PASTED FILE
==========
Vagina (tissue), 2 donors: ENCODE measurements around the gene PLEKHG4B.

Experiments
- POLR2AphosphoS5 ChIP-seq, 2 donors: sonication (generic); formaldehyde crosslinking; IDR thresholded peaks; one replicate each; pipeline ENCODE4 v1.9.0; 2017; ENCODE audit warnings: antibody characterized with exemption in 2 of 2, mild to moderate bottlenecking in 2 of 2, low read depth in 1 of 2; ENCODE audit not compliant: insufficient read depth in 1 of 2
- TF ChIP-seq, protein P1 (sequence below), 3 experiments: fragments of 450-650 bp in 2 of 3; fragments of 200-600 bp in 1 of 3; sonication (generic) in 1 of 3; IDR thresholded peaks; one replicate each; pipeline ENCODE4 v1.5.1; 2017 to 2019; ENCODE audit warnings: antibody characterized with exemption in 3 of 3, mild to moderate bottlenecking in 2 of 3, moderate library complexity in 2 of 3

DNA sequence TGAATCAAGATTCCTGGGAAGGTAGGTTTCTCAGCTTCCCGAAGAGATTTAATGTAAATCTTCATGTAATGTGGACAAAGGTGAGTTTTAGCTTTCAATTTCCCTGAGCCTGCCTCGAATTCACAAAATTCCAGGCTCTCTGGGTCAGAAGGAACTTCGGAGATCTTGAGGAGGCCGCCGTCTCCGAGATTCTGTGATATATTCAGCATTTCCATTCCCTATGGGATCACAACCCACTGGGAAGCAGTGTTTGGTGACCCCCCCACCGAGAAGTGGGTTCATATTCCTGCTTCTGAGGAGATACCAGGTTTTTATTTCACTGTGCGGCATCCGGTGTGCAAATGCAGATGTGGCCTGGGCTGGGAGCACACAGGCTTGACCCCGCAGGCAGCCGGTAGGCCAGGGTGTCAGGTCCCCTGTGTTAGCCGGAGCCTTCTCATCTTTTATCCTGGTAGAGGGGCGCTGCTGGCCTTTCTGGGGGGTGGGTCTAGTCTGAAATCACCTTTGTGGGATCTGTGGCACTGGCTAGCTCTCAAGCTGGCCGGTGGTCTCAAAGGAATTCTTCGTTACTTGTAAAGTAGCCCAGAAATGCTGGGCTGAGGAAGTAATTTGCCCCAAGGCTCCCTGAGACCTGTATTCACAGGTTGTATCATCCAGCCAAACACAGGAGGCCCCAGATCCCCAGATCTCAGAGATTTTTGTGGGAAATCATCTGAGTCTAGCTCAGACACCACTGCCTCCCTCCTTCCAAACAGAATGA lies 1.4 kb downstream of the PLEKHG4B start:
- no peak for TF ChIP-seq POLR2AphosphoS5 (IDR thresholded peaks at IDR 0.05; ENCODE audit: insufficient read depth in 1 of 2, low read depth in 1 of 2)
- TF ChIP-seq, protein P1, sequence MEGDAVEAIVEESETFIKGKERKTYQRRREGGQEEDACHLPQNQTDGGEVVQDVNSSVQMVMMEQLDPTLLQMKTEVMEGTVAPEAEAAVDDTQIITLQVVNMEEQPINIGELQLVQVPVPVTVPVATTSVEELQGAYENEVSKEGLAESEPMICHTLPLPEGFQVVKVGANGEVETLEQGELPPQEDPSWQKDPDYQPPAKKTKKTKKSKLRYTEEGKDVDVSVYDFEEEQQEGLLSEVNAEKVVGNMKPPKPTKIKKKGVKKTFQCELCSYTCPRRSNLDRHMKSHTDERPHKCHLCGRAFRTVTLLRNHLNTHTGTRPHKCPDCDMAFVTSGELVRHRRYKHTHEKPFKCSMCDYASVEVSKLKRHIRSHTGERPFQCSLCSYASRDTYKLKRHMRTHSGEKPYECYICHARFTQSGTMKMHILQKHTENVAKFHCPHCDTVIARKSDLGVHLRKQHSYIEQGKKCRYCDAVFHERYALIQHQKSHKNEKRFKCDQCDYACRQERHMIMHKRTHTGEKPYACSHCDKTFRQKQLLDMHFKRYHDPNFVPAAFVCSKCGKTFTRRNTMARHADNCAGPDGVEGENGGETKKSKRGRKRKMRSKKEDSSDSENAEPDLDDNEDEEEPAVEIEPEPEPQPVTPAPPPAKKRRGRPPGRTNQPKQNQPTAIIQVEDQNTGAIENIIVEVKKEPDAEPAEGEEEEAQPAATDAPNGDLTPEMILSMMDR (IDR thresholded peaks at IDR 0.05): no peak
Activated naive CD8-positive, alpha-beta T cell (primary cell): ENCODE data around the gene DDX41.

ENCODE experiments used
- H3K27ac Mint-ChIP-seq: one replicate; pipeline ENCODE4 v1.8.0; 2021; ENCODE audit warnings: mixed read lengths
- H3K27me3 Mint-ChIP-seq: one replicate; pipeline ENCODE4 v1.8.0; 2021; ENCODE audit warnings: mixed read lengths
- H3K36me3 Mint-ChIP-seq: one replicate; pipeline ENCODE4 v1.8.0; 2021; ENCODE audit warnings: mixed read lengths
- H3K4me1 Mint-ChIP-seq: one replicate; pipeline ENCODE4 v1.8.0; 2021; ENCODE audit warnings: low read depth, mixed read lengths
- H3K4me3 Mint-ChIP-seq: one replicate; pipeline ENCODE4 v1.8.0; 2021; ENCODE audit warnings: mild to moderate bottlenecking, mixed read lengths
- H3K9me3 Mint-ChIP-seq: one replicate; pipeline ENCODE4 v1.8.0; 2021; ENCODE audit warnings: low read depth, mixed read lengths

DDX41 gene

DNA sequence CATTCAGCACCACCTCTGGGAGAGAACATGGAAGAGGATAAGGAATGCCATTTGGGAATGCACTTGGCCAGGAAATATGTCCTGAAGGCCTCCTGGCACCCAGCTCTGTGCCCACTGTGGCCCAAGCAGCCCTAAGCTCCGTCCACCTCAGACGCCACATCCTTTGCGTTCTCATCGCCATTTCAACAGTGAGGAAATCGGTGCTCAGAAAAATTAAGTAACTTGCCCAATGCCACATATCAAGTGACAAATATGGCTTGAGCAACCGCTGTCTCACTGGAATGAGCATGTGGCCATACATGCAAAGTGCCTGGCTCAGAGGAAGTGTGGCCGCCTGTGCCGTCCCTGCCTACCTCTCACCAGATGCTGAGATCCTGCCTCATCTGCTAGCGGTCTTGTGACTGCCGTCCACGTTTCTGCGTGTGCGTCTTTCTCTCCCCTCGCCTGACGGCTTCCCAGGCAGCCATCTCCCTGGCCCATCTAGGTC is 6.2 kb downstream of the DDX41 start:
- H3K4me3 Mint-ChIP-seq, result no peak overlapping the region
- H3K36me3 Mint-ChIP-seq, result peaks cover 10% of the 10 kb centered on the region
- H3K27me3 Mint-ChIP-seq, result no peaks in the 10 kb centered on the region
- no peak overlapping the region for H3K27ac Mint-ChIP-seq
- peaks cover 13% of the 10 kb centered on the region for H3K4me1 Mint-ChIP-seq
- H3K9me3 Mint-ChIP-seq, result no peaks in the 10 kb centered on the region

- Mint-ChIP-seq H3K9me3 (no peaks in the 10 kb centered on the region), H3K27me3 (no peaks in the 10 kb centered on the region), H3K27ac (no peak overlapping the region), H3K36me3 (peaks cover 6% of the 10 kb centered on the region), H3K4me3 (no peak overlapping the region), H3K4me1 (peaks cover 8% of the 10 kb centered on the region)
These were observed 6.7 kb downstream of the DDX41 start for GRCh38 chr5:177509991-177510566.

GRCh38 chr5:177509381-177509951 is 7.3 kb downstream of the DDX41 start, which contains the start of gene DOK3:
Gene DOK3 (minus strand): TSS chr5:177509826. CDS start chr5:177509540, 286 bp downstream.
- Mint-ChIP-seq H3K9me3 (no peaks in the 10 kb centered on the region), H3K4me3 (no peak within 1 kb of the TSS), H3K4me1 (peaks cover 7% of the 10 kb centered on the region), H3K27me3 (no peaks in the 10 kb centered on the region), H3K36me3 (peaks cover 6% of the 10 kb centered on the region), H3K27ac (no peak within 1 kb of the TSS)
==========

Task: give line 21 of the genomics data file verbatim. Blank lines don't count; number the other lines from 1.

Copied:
- no peak overlapping the region for H3K27ac Mint-ChIP-seq